Lord, I Have Heard of Your Fame
The day before I moved to Colorado was one of the best worst days I've ever had. It was the last morning I woke up in my perfect apartment of two years and realized that I wasn't going to have a room to myself much longer. It was the last morning that I made myself breakfast in my too-spacious kitchen and looked out over Nashville's Hillsboro Village, where copious amounts of tourists lined up to gorge themselves at Pancake Pantry. (I still don't understand the hype behind that one.) I went to church that morning with my then fiancé, now husband, and three of my best friends. Before I even got into the building, I began to sob in the car. I had done an incredible job thus far being excited about the transitions in my life, but that morning my guard was down. I remember that Ross and I got to church early, very unlike us, and I proceeded to shrug at each of my friends who sat down next to us with a, "Yeah, I'm a mess," look of explanation on my face.
When I first moved to Nashville, I never realized that I wouldn't move back to Lexington ever again. I assumed I would come back and spend my summers and vacations at home, but I didn't. I worked, I pushed, and I focused on the end-goal of "life after college" to make sure that I would achieve my dreams on my time. The move to Tennessee felt gradual, a stark contrast to the 24 hours I suddenly had left in Nashville and the realization that I was leaving my home for good this time.
As the worship portion ended, my tears continued, and I sat down to realize that our lead pastor would, in fact, not be delivering that day's sermon. Immediately annoyed that I was being robbed of one more memory that day, I began to listen as a guest pastor, Darren Whitehead, began to speak. He delivered a sermon that I will never forget, and it couldn't have been a more timely lesson.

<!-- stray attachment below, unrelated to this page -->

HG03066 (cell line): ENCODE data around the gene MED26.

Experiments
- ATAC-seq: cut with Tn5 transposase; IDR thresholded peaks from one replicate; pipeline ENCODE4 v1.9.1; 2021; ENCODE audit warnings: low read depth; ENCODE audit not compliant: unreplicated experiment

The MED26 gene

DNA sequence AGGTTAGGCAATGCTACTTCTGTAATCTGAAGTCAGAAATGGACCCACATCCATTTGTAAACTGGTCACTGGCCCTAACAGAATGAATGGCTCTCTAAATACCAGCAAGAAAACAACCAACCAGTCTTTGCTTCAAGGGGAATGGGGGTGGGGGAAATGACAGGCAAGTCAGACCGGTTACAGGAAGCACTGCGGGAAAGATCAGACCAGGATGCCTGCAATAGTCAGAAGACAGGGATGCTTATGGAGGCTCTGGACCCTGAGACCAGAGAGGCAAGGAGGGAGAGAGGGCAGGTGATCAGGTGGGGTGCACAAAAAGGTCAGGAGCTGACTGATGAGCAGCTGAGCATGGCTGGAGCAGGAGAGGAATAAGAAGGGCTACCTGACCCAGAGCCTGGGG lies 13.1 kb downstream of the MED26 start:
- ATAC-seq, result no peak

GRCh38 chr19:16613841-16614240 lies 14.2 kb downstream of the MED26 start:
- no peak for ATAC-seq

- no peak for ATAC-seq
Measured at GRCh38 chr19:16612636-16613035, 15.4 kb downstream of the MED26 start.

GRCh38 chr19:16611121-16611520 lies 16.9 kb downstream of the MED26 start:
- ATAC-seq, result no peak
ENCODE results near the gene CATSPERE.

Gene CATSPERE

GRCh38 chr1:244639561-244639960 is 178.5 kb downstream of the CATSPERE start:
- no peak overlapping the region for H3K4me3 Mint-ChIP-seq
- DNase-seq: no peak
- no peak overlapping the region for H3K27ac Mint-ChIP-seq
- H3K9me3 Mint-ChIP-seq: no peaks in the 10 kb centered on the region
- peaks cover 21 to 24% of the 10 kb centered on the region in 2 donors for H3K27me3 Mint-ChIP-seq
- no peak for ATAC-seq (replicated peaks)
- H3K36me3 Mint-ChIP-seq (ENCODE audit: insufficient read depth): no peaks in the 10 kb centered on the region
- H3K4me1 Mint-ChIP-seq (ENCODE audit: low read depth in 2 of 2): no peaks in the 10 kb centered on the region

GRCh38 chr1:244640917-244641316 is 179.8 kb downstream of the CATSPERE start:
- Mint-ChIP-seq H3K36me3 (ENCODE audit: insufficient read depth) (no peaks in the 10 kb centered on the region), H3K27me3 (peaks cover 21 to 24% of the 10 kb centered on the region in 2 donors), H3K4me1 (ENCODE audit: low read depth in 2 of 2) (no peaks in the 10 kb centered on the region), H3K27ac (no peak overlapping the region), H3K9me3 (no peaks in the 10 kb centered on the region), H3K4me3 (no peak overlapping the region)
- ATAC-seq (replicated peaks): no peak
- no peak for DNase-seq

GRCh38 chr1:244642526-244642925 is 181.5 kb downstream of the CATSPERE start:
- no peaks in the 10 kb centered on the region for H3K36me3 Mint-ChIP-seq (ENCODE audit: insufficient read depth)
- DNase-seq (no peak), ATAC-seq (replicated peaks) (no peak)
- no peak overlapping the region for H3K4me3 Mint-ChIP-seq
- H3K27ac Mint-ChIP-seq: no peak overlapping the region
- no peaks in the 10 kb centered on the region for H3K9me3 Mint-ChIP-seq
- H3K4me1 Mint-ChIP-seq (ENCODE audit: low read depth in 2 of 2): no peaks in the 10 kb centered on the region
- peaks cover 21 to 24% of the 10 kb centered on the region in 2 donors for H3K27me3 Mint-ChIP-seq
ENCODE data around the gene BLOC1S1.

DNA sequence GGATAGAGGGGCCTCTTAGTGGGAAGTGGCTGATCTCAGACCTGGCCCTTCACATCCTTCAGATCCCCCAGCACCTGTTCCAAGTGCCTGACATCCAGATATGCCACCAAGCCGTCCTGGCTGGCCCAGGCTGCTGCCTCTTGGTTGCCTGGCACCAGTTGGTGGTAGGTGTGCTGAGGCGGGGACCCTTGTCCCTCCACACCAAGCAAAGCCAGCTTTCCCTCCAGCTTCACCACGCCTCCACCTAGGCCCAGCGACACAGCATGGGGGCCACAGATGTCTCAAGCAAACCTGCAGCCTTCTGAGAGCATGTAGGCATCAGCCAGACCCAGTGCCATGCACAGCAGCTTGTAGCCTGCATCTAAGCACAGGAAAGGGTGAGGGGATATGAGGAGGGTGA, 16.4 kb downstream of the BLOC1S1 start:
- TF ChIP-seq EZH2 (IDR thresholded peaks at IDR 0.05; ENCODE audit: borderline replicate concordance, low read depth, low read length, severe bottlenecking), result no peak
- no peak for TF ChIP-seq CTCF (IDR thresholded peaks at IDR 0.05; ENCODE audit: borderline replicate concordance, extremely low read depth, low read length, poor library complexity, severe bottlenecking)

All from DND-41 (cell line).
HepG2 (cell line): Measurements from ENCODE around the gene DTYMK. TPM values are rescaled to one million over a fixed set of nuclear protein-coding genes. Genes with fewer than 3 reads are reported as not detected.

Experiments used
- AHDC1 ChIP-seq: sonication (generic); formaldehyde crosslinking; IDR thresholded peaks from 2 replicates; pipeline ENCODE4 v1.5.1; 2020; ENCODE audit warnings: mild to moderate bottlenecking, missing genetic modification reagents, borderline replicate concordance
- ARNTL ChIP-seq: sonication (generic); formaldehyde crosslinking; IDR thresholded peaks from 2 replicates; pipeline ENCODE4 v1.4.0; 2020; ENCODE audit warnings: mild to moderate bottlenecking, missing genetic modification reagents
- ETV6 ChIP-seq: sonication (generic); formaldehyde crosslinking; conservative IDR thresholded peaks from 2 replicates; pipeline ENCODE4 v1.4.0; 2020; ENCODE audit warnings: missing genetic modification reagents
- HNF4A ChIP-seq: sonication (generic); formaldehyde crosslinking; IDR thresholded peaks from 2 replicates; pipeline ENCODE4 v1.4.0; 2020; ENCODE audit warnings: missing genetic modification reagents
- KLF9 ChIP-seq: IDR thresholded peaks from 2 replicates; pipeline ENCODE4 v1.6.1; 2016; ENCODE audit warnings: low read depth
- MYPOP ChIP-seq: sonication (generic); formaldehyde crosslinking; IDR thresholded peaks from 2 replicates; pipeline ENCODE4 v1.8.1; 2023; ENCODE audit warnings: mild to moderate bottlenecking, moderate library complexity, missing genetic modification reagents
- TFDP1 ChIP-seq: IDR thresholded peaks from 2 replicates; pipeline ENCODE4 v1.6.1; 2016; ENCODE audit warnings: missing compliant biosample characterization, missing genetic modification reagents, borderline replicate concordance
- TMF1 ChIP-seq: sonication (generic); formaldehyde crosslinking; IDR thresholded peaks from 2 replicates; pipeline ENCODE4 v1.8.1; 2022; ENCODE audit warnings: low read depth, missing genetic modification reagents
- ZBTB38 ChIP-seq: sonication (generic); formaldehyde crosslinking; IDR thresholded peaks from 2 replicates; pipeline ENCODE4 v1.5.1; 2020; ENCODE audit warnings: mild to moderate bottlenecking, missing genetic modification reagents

His speech centered around his life verse, Habakkuk 3:2:
"Lord, I have heard of your fame; I stand in awe of your deeds, Lord. Repeat them in our day, in our time make them known; in wrath remember mercy."
He went on to explain that this verse guided him as he felt God calling him to take a blind leap of faith and move from Australia to America at age 16. He had no reason to go, no qualifications, no money, and God miraculously provided and led him to the States anyway. Darren said, "For the first time, I am starting to see the unexplainable acts of God...I feel like I am starting to be pulled into a story that I am not writing. This story," he said, "is about God's fame."
As I sat in the middle of the packed Sunday morning service, still slightly choking on my tears, I started to feel my heartbeat slow. For years, I had felt pulled to Colorado for no apparent reason, and I knew it was right. And here, on the day before my departure, I was listening to someone articulate exactly what I was feeling. I was panicking because I was so sure that my life, in that moment, was only about me: leaving my friends, my hometown, my comfort. But I was being called into a greater story, and it was time to go.
I chose to share this story today, rather than seven months ago when it occurred, because I realized that God has made Himself known in Colorado. If you've followed my blog or talked to me in the last year, you know that much of this move was not easy on me. But, over the past few months since my wedding, I finally feel settled, at peace, and provided for. I know why I'm here, and I've stopped doubting the call. I stand in awe of Your deeds, Lord.
Whether or not you share my religious beliefs, we will all face times when we feel called into a story bigger than ourselves. We will feel led to make a decision that no one around us understands, but we know it is right. I challenge you to reflect on those decisions, the moments when you felt utterly terrified to take the leap, and see just how many have come to fruition. Maybe the road was rough the whole way, but God keeps His promises. Everything will make sense in time.
If you are interested in watching the full sermon, find the link here.